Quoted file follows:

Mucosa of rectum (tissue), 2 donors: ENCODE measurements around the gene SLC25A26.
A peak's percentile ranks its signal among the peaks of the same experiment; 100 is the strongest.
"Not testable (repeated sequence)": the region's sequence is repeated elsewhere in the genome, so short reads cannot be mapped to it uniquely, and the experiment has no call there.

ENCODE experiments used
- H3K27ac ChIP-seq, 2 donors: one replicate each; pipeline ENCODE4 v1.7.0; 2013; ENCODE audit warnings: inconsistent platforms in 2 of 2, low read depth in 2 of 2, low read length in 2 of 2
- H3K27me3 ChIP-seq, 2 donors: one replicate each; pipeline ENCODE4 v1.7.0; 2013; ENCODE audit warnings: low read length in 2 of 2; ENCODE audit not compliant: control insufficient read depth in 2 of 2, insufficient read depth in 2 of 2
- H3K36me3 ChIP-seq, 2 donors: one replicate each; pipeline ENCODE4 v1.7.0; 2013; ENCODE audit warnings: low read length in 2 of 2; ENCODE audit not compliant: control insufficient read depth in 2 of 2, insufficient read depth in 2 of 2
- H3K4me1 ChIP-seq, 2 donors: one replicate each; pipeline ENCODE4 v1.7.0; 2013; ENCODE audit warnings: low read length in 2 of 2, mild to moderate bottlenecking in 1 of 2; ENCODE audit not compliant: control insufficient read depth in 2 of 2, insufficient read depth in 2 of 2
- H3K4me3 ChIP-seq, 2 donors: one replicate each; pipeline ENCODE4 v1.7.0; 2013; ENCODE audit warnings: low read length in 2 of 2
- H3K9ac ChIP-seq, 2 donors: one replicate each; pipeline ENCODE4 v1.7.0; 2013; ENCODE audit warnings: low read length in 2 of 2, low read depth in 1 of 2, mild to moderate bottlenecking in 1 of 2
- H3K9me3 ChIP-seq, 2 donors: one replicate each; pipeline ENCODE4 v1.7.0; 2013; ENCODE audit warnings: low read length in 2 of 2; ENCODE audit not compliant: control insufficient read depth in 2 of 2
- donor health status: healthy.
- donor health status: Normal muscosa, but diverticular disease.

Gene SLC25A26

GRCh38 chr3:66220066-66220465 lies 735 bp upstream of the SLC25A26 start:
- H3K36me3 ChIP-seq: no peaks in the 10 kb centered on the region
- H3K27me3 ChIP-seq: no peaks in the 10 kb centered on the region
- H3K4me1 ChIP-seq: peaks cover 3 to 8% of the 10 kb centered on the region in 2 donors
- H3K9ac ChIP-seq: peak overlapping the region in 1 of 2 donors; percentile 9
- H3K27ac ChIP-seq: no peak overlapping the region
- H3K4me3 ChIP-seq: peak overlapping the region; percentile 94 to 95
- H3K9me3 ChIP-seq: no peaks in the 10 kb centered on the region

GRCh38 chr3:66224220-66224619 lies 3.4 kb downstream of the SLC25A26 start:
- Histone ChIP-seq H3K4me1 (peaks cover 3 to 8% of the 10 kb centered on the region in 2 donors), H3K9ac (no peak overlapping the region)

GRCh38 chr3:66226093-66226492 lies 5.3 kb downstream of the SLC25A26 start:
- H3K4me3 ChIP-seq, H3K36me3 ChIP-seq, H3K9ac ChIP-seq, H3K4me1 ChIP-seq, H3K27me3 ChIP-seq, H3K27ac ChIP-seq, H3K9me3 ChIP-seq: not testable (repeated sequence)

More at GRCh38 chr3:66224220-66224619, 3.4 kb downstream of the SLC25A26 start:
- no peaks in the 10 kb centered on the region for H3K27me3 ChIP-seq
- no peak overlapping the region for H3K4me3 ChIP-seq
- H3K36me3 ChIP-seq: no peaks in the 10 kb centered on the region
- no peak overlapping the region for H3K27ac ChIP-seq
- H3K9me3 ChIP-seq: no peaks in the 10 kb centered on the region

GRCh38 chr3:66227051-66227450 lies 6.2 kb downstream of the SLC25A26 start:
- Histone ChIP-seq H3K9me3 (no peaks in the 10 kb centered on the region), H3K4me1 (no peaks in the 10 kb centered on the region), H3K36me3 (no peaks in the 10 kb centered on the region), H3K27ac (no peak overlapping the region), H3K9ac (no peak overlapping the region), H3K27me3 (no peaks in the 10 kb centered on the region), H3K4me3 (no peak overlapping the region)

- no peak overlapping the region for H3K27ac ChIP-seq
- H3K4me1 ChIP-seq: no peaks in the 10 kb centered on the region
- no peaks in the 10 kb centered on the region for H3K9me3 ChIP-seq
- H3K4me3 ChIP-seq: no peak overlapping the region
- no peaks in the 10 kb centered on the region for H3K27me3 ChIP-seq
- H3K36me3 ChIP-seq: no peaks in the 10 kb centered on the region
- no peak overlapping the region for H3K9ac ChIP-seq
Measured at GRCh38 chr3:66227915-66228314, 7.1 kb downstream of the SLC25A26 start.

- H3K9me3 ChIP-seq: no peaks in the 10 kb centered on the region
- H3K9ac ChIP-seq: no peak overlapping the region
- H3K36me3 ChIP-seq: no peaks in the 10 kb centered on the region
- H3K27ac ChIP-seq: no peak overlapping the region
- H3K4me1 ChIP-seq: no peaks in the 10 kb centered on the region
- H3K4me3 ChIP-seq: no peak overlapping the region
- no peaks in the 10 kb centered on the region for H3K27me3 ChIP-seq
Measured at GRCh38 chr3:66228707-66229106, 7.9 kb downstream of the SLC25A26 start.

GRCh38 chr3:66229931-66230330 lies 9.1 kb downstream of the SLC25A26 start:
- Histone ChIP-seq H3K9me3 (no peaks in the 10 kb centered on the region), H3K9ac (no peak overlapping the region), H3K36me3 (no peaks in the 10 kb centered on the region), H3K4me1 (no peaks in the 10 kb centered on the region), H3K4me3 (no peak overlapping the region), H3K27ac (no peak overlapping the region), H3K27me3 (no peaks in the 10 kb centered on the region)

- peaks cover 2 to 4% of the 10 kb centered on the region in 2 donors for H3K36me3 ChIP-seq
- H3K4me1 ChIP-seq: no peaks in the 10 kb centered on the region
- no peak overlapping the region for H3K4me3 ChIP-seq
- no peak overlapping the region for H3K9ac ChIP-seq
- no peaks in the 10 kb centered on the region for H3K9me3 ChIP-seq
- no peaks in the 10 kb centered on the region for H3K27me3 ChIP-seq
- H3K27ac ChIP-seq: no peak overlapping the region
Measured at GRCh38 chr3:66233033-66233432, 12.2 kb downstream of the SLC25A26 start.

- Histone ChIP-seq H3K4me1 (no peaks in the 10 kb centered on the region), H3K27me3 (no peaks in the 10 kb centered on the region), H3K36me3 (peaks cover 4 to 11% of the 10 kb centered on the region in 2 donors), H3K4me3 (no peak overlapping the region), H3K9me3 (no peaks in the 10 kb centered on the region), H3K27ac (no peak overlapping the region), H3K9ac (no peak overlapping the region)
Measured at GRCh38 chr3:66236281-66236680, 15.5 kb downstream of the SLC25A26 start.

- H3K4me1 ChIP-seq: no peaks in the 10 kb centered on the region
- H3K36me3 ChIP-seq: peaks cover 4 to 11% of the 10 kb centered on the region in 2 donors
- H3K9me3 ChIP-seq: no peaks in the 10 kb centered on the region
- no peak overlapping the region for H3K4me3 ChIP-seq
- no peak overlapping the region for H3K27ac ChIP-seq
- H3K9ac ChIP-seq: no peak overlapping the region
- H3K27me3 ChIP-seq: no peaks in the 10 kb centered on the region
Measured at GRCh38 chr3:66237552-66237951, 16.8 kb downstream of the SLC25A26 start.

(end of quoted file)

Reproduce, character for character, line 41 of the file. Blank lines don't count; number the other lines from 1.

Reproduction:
- no peak overlapping the region for H3K9ac ChIP-seq